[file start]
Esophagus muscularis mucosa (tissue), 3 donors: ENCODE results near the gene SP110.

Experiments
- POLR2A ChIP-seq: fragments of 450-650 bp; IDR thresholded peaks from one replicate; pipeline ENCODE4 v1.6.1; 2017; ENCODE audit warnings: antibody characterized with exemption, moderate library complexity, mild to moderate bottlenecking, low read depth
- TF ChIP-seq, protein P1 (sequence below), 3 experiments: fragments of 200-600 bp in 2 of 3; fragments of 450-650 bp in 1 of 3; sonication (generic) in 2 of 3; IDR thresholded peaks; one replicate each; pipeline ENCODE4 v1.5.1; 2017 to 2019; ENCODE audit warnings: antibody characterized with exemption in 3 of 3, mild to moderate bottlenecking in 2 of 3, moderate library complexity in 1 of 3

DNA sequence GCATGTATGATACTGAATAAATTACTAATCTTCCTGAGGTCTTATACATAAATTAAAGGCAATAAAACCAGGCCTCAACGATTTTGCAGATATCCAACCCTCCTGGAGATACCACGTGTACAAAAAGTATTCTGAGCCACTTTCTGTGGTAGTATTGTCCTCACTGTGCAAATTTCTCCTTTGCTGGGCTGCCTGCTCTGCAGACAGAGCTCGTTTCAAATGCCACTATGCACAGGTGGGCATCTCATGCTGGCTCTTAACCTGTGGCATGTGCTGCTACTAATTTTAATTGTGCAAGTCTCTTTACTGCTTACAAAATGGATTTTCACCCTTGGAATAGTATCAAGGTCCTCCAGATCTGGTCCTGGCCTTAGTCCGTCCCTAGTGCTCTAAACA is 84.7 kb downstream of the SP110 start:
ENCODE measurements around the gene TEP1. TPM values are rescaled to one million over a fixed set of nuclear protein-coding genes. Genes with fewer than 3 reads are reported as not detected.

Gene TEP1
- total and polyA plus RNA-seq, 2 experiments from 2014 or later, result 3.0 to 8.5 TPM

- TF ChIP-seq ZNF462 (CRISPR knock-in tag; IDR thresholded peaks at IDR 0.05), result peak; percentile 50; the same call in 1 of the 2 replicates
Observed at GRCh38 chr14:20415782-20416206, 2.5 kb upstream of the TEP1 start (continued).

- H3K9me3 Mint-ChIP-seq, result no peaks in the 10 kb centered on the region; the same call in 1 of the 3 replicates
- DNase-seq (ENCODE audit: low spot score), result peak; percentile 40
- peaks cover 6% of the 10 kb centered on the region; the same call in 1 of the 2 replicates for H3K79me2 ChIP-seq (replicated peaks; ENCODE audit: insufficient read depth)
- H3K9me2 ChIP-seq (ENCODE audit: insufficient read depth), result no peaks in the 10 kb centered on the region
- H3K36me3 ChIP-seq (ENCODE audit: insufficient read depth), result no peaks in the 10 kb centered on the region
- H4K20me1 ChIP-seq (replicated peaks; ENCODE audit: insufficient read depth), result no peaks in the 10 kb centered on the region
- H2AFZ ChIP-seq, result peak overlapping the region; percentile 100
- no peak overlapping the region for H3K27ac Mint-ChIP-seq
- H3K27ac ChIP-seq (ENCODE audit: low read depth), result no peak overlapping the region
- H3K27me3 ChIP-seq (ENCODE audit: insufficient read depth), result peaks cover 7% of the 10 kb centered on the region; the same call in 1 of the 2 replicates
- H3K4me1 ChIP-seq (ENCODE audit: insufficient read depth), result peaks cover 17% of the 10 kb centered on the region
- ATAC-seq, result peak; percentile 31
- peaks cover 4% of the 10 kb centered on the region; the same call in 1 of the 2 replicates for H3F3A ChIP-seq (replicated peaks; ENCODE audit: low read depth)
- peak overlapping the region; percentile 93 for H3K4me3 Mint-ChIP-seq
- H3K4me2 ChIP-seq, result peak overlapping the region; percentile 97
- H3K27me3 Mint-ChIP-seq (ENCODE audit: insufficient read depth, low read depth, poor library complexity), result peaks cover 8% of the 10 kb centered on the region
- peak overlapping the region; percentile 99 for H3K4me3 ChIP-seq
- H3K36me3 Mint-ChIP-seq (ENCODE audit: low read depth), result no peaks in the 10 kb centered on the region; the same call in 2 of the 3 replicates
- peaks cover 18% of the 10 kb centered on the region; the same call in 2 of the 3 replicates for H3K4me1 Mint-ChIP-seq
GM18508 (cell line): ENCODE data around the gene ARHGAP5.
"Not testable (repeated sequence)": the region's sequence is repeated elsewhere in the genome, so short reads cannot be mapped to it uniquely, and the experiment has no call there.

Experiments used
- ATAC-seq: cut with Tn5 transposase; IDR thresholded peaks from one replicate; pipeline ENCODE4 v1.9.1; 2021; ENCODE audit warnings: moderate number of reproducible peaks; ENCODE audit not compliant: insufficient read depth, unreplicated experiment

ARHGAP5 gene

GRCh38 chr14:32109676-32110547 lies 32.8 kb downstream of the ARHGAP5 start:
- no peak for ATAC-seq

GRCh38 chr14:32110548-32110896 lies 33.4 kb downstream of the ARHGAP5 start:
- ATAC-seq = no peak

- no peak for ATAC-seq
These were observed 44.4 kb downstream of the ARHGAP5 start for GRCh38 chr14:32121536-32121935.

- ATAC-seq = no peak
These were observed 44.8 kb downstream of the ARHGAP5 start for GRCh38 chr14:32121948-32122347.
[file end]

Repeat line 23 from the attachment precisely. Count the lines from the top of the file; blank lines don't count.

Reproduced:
- peaks cover 4% of the 10 kb centered on the region; the same call in 1 of the 2 replicates for H3F3A ChIP-seq (replicated peaks; ENCODE audit: low read depth)